Domestic benchmark indices opened on a positive note on Tuesday after a lackluster performance on Monday. However, the market momentum in the near term remains indecisive in the absence of fresh domestic triggers.

On the global front, most chief economists from private and public sectors surveyed by the World Economic Forum (WEF) expect a global recession in 2023.

Sensex, Nifty
A broker reacts while trading at his computer terminal at a stock brokerage firm in Mumbai.Reuters

The BSE Sensex opened slightly in green at 60,142 points, up only 50 points from the previous close, whereas Nifty-50 opened marginally higher but still below 18,000 points at 17,922 points and Nifty Bank began trading at 42,241 points, up 74 points from the previous close.

As of 1:25 PM, Sensex is up almost 250 points or 0.41% to 60,341 points, while Nifty has gained 60 points to trade near the 17,950 mark and Bank Nifty is trading down more than 200 points or 0.5% to 41,953 points.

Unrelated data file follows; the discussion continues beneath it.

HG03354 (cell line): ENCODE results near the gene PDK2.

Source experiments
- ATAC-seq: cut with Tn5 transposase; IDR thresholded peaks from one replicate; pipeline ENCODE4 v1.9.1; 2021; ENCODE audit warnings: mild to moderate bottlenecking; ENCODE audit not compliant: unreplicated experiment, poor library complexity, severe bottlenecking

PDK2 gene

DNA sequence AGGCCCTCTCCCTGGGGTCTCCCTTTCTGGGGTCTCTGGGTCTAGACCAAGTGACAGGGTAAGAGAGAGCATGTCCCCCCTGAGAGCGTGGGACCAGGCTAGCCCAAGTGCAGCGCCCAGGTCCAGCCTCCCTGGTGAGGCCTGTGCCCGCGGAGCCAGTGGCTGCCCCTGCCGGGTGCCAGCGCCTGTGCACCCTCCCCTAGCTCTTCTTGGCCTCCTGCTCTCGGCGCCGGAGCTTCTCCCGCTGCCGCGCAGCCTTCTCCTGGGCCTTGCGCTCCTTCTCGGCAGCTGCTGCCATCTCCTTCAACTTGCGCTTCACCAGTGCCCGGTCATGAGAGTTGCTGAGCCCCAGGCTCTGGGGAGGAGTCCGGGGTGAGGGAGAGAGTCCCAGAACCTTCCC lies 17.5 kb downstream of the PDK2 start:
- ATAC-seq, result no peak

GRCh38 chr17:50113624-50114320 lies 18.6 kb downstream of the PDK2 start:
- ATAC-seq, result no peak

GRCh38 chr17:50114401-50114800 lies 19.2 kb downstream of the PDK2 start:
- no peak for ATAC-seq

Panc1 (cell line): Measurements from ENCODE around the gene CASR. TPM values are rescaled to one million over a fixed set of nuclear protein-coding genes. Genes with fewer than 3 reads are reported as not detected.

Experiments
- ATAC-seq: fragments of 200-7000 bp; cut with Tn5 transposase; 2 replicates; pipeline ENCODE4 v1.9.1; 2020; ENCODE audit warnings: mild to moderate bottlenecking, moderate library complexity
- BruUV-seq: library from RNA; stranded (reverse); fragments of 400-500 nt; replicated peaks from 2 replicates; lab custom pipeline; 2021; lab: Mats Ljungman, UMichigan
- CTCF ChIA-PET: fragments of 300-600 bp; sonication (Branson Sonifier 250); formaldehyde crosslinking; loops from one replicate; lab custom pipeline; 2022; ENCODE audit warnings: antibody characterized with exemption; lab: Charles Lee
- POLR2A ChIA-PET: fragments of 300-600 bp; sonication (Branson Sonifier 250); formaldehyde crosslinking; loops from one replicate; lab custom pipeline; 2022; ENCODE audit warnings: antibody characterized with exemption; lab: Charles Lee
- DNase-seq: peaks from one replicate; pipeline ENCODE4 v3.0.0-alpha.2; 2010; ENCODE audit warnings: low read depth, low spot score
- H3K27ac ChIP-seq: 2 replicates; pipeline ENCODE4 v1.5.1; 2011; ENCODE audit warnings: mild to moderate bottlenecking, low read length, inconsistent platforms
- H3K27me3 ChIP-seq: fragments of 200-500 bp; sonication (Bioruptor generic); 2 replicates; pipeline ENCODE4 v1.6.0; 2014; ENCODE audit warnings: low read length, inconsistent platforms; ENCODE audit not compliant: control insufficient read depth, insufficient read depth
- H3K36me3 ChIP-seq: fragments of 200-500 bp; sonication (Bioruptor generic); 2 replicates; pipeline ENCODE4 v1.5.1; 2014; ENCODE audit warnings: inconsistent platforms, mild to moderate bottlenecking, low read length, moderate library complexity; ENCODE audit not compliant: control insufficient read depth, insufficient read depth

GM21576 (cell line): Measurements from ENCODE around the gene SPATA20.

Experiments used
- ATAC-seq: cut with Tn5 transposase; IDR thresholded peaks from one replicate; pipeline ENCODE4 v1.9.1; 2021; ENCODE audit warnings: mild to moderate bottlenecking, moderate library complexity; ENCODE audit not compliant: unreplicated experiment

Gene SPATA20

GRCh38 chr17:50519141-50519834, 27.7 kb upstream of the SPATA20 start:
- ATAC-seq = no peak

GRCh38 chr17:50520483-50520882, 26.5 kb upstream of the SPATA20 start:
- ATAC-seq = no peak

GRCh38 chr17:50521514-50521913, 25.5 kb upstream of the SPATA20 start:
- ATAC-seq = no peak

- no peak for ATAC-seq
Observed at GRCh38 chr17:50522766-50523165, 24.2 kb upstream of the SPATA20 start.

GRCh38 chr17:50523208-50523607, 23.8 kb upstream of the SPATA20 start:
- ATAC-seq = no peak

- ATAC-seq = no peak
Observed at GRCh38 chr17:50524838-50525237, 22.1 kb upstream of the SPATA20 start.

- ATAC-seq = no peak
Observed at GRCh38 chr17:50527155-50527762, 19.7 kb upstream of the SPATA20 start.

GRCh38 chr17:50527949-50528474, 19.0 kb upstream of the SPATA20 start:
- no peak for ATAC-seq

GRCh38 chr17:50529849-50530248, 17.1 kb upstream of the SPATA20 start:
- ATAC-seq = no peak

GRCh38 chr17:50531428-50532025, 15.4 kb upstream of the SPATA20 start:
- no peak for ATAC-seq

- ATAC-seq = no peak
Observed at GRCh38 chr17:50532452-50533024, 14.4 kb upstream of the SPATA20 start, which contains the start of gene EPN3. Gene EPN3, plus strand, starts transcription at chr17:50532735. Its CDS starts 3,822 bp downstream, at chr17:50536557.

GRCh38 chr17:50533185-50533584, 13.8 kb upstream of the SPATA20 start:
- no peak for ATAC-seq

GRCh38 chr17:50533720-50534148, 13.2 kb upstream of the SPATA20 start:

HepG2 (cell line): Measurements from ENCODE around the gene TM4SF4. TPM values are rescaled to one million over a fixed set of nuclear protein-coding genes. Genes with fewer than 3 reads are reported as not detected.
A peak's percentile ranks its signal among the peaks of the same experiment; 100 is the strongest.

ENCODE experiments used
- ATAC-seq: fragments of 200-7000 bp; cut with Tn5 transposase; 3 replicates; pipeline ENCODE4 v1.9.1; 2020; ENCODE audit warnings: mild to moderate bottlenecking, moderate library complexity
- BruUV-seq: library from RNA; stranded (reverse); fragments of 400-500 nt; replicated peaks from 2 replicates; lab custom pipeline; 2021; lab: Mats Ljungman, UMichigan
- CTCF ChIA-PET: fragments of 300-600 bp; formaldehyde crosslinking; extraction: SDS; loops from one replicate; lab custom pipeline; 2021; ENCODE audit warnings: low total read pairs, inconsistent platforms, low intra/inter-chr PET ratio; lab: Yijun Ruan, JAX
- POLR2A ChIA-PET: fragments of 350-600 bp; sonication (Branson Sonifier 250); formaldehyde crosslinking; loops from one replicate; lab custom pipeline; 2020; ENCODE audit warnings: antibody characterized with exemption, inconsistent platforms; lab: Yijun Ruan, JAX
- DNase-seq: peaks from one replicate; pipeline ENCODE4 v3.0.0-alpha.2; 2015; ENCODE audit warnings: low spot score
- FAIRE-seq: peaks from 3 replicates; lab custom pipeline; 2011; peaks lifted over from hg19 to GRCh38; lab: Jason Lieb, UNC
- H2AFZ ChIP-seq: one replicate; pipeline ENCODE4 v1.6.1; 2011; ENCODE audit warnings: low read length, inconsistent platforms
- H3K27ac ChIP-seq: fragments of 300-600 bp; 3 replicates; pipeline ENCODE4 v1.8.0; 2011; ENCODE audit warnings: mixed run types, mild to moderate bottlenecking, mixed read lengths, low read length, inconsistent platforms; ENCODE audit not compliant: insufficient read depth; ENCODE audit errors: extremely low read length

Commenting on the near-term market outlook, Prashanth Tapse – Research Analyst, Senior VP (Research), Mehta Equities, said, "Markets are likely to wobble in early trades Tuesday, tracking mild volatility in SGX Nifty and other Asian peers. Investors may trade with caution due to lack of directional cues from the US markets, which was closed on Monday. The negative takeaway is that Nifty has got off to an uninspiring start in 2023 and has underperformed Wall Street significantly. Nifty is down 1.16% while Dow Jones is up 3.49%."

Referring to FII outflow, he said, "Another negative catalyst which is seen haunting the markets are FIIs relentless selling. Foreign institutional investors this month have sold to the tune of Rs 18,170 crores. The technical landscape can improve and bulls will be on the right footing only above the 18,265 mark."

Wall Street remained closed on Monday as the US celebrated Martin Luther King Jr. Day to honor King Jr.'s life and contributions to the American civil rights movement from the mid-1950s until his assassination in the late 1970s.